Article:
Kabbalistic Tree of Life
In addition to abstaining from the ten-unnatural acts, we can also practice the ten natural acts. We can work to protect life, practice generosity, and honest sexual relationships. We can speak kind words to others, tell the truth in spite of any consequences we may face, say things which bring people together, and allow for space or moments of silence in our lives. Most importantly we can cultivate loving thoughts, attitudes of generosity, and mindfulness in all of our daily activities. Not only do the ten-natural acts enable us to stay on track, but they also provide us with a sort of discipline.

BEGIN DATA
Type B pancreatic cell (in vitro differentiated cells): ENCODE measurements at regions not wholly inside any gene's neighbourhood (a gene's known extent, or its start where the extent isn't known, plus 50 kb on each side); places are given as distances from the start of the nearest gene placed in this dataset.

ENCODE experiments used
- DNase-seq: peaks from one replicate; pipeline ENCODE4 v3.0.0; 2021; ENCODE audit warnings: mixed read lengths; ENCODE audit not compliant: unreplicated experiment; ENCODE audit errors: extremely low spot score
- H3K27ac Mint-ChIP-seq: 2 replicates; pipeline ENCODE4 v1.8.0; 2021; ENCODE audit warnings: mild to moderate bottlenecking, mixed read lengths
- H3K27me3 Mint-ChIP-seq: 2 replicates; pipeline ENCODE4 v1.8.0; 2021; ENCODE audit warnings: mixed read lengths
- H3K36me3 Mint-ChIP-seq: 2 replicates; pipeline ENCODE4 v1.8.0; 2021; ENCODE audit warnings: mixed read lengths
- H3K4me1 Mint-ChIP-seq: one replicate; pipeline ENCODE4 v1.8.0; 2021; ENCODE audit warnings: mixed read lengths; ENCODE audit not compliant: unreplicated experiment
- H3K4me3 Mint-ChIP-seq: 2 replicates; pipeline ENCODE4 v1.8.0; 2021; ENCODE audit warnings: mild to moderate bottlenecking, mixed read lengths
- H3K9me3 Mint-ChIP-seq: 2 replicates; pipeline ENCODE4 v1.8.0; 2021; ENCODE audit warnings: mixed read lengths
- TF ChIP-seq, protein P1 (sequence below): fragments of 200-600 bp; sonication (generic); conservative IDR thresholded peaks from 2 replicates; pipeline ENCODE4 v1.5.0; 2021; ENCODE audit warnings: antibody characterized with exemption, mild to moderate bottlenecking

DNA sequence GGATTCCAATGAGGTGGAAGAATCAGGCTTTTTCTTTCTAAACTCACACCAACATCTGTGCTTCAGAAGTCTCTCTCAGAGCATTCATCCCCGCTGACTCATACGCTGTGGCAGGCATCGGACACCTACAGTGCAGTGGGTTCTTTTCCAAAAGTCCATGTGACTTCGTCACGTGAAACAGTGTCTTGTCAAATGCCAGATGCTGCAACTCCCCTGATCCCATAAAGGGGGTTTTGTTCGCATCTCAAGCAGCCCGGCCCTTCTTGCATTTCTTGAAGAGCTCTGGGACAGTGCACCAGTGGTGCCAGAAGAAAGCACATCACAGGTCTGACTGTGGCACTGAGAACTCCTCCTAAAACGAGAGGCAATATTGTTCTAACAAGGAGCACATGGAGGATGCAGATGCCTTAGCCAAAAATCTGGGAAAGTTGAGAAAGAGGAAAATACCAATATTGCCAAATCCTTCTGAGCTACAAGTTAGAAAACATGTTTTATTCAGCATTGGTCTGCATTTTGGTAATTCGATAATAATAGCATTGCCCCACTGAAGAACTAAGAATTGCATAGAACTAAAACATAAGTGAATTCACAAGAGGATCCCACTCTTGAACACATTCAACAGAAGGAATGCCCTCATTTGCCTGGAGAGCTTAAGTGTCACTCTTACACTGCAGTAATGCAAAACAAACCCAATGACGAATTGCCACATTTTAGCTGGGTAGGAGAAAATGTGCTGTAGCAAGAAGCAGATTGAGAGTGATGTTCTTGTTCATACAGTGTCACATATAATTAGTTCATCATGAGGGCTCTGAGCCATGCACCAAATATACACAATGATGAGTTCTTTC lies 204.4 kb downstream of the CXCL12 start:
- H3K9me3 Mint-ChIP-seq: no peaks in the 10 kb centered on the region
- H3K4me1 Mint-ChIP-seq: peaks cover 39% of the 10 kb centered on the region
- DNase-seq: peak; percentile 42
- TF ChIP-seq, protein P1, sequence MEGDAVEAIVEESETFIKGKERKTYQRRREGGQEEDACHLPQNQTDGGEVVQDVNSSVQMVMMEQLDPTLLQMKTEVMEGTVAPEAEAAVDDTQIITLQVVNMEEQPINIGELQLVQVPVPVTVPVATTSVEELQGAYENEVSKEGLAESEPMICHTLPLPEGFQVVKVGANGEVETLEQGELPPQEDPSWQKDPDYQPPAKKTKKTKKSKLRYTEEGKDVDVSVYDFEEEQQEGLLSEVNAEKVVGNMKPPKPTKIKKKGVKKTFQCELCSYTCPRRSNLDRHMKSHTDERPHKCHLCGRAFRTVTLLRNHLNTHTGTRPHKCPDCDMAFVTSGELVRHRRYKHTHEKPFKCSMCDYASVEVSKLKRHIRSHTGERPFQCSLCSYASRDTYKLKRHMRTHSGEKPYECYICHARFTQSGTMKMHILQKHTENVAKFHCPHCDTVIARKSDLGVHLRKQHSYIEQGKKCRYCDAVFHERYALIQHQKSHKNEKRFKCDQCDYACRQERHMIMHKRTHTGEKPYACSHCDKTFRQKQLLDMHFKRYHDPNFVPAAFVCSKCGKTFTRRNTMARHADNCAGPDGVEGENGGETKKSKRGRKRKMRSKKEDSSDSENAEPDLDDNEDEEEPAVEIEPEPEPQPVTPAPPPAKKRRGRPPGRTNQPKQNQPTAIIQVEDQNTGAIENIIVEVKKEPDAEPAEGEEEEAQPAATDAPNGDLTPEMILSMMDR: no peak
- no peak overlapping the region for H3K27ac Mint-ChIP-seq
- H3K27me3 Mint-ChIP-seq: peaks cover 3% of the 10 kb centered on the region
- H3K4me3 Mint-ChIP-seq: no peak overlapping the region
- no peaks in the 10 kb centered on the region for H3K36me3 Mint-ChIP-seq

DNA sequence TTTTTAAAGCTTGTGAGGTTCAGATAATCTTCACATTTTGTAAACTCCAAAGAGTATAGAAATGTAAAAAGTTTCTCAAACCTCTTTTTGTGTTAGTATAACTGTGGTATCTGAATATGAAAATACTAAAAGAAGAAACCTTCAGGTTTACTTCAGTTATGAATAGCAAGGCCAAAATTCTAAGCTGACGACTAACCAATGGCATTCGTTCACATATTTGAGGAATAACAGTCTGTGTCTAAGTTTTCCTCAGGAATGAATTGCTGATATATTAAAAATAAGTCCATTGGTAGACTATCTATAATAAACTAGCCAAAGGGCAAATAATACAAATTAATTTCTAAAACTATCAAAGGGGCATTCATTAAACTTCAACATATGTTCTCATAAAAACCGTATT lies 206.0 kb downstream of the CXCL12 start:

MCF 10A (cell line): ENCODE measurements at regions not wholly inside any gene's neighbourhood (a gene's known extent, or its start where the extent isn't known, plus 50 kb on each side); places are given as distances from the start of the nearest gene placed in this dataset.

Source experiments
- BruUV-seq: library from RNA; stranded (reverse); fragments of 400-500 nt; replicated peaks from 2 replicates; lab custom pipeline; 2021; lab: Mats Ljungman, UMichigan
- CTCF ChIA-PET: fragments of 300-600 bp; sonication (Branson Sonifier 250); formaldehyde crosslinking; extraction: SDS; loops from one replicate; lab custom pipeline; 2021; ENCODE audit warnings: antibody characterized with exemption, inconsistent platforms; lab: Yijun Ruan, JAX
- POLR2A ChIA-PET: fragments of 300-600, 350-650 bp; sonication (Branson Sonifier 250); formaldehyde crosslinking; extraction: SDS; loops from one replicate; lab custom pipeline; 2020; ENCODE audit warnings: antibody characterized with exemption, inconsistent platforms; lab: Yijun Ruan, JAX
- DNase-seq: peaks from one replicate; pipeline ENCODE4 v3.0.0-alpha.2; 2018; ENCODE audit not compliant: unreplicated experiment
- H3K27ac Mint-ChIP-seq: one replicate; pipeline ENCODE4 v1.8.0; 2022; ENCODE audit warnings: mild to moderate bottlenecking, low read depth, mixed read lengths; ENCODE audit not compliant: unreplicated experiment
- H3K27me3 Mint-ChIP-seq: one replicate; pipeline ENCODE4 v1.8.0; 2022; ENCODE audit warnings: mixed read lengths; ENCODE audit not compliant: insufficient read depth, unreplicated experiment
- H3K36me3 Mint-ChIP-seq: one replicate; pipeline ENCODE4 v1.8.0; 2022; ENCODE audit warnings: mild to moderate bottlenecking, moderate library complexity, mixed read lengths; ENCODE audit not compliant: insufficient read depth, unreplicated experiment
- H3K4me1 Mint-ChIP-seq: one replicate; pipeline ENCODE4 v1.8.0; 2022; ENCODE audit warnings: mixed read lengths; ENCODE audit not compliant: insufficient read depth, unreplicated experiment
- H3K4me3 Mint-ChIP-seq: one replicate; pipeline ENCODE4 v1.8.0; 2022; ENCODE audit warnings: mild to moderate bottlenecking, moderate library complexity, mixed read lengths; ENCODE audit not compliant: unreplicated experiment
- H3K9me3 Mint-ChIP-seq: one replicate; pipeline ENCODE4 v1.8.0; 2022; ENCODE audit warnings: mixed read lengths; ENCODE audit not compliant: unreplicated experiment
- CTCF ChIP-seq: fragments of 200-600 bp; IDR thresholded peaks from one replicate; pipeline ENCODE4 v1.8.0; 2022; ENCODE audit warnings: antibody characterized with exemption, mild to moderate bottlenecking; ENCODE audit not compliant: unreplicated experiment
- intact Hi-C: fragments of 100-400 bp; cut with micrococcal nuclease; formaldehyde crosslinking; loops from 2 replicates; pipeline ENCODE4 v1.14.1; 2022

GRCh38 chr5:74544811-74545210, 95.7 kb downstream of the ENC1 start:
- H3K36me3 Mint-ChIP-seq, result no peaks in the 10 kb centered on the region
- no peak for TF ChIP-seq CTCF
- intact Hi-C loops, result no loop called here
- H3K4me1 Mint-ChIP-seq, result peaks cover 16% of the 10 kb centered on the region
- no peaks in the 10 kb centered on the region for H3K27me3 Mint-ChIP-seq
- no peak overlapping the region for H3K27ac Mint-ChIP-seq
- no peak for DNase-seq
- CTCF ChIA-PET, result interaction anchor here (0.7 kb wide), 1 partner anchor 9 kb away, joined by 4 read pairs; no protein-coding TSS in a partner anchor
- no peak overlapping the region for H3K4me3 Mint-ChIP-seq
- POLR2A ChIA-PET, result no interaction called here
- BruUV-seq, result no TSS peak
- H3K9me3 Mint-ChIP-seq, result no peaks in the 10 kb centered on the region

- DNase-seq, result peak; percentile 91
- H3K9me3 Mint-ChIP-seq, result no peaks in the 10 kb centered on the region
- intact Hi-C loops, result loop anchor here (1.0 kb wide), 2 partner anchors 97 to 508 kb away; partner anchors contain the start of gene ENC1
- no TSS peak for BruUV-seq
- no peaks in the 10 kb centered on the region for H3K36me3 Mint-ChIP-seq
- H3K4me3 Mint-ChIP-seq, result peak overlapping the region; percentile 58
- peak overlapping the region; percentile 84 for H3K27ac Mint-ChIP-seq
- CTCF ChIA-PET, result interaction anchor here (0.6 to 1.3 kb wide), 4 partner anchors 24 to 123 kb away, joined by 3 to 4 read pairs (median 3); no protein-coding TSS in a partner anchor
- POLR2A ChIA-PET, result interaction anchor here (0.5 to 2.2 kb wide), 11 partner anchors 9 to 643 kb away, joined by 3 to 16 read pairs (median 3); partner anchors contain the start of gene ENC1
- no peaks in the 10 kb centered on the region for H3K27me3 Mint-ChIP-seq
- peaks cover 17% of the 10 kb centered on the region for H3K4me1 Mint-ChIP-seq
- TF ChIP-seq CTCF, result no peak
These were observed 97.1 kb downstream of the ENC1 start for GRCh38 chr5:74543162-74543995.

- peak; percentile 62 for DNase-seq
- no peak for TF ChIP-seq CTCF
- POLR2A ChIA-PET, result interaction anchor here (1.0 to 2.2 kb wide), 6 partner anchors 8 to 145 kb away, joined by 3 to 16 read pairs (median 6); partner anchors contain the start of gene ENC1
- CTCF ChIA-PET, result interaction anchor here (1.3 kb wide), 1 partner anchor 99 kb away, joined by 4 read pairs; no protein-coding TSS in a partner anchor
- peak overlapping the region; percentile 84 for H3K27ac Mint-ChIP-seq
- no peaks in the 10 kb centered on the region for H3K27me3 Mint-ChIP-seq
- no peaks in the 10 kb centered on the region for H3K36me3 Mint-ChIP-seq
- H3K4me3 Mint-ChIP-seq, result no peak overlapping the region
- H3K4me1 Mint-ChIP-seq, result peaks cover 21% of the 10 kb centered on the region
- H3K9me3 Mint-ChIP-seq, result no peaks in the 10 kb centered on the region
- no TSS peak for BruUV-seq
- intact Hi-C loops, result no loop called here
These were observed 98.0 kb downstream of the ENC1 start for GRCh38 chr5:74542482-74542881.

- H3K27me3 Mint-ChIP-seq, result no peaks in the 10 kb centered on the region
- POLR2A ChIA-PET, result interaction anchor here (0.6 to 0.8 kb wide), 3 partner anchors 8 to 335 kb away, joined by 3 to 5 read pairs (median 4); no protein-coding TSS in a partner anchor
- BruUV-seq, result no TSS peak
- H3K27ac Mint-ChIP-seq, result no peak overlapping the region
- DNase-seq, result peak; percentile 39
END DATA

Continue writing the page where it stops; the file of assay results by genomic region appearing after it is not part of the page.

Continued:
As we begin the practice of meditation our subconscious will start to open up. It will go from sub- conscious to consciousness. As a result of this, a lot of junk that that we have been relatively unaware of for quite some time will begin to float to the surface. It is helpful to have some guiding principles that enable us to relate with this stuff in a healthy way, one where we do not cause harm to ourselves or others. These guiding principles are the ten natural acts...